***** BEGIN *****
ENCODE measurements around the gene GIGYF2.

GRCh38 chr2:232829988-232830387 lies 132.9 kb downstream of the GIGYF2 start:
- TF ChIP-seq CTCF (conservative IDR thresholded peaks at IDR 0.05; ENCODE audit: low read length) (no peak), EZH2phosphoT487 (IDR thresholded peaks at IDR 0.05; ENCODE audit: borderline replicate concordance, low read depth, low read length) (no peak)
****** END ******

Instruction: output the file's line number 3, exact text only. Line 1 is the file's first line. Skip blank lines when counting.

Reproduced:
- TF ChIP-seq CTCF (conservative IDR thresholded peaks at IDR 0.05; ENCODE audit: low read length) (no peak), EZH2phosphoT487 (IDR thresholded peaks at IDR 0.05; ENCODE audit: borderline replicate concordance, low read depth, low read length) (no peak)